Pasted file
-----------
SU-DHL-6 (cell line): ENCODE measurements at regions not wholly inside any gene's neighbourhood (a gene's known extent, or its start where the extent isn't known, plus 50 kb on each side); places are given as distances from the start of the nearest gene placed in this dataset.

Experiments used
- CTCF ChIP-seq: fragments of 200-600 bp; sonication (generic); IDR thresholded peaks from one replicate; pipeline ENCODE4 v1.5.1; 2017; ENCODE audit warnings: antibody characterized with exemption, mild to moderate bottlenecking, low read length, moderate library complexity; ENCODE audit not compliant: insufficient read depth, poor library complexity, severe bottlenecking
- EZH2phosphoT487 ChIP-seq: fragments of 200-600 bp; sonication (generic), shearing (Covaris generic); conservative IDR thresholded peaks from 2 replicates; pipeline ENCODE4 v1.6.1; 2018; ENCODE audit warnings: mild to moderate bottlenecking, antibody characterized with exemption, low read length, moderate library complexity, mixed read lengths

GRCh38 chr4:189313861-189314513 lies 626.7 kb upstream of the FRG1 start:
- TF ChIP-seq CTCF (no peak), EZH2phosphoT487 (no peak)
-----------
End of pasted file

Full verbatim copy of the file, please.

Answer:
SU-DHL-6 (cell line): ENCODE measurements at regions not wholly inside any gene's neighbourhood (a gene's known extent, or its start where the extent isn't known, plus 50 kb on each side); places are given as distances from the start of the nearest gene placed in this dataset.

Experiments used
- CTCF ChIP-seq: fragments of 200-600 bp; sonication (generic); IDR thresholded peaks from one replicate; pipeline ENCODE4 v1.5.1; 2017; ENCODE audit warnings: antibody characterized with exemption, mild to moderate bottlenecking, low read length, moderate library complexity; ENCODE audit not compliant: insufficient read depth, poor library complexity, severe bottlenecking
- EZH2phosphoT487 ChIP-seq: fragments of 200-600 bp; sonication (generic), shearing (Covaris generic); conservative IDR thresholded peaks from 2 replicates; pipeline ENCODE4 v1.6.1; 2018; ENCODE audit warnings: mild to moderate bottlenecking, antibody characterized with exemption, low read length, moderate library complexity, mixed read lengths

GRCh38 chr4:189313861-189314513 lies 626.7 kb upstream of the FRG1 start:
- TF ChIP-seq CTCF (no peak), EZH2phosphoT487 (no peak)